Why Are Musicians More Prone to Suicide?


Before Kurt Cobain was found dead 20 years ago in his Seattle home, there were several red flags that Nirvana’s lead singer was suicidal: a family history of suicide, bipolar disorder and drug addiction.

During a 1991 tour, he admitted to using heroin to push away suicidal thoughts: "This is the only thing that's saving me from blowing my head off right now."

What's the fascination? The reason, it turns out, is more complex than you might think.

But was his profession as a musician also a risk factor?

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It’s clear that some artistic professions are more at risk of suicide -- including writers, actors and painters.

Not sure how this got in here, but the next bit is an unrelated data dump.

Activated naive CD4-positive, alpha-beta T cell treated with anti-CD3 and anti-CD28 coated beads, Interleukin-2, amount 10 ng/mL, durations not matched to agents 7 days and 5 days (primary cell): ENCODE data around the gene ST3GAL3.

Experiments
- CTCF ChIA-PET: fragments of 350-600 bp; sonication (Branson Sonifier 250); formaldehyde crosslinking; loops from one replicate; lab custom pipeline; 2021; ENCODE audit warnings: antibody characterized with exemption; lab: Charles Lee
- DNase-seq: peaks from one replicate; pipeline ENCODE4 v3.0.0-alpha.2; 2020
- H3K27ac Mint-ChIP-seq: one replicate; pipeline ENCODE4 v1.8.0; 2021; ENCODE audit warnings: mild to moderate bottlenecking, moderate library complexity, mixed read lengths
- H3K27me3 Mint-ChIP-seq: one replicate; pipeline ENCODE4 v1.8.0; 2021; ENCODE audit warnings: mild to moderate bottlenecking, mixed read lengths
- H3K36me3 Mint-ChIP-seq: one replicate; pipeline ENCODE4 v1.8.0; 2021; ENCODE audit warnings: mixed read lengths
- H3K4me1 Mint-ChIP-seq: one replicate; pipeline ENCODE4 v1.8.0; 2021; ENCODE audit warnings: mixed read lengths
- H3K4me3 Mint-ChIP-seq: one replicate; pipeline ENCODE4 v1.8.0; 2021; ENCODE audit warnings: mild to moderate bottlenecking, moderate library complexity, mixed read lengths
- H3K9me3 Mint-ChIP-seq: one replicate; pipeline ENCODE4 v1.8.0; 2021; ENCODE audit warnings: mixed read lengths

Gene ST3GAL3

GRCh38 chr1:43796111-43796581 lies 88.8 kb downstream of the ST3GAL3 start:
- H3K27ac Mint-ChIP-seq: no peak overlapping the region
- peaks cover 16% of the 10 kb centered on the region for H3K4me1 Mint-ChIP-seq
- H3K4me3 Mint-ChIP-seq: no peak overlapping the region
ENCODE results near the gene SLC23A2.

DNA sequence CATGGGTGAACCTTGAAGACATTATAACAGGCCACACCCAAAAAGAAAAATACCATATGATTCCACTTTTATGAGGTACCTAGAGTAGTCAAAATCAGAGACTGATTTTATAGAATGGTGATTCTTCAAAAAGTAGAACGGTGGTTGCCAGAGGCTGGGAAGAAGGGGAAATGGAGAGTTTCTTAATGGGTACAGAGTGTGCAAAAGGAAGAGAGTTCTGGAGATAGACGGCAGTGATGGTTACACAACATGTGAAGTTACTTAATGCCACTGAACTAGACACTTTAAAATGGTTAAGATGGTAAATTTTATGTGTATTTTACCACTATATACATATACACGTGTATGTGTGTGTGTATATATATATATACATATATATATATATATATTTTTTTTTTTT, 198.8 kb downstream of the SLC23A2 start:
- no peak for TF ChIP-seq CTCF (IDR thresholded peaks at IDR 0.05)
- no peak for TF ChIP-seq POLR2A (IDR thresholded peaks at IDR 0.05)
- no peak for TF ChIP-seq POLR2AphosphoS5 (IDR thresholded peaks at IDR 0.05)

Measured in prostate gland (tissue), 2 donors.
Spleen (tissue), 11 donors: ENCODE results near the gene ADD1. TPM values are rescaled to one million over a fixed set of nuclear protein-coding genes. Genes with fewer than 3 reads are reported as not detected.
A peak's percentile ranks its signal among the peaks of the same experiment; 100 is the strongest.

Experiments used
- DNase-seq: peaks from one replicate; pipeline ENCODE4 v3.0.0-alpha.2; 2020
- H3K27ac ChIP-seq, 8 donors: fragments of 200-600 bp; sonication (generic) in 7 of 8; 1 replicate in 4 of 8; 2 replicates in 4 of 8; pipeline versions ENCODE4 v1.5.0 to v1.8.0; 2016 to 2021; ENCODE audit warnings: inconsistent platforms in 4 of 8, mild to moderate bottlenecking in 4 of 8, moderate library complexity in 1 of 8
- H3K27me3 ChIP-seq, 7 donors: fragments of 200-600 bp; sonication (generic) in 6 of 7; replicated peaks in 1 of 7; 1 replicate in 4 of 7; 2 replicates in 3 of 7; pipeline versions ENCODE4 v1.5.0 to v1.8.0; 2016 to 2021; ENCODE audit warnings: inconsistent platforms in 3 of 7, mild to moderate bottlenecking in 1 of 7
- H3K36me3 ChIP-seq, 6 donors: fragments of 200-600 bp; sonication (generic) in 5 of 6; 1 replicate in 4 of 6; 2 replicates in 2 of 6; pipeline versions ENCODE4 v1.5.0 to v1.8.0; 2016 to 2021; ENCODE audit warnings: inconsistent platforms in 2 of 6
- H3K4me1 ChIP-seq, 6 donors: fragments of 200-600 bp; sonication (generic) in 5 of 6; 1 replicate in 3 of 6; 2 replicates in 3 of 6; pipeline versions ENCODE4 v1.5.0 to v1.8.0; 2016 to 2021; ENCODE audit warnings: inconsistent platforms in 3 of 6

The suicide rate of musicians is about three times the national average, according to work by Steve Stack, director of the Center for Suicide Research and a professor at Wayne State University, whose research on occupation and suicide is the most comprehensive to date, covering a period of eight years of death certificates that list occupation.

This alarming statistic measures suicide among all people who are alive, including the very young, whose risk of suicide is low.

But if you measure among the 2,000,000 people who have died each year in the United States, musicians appear to be only slightly more likely to have committed suicide. The percentage of suicides among those who have died is 1.5 percent. The number for musicians is 2.1 percent.

Either way you look at it, Stack says, it's an elevated risk for musicians.

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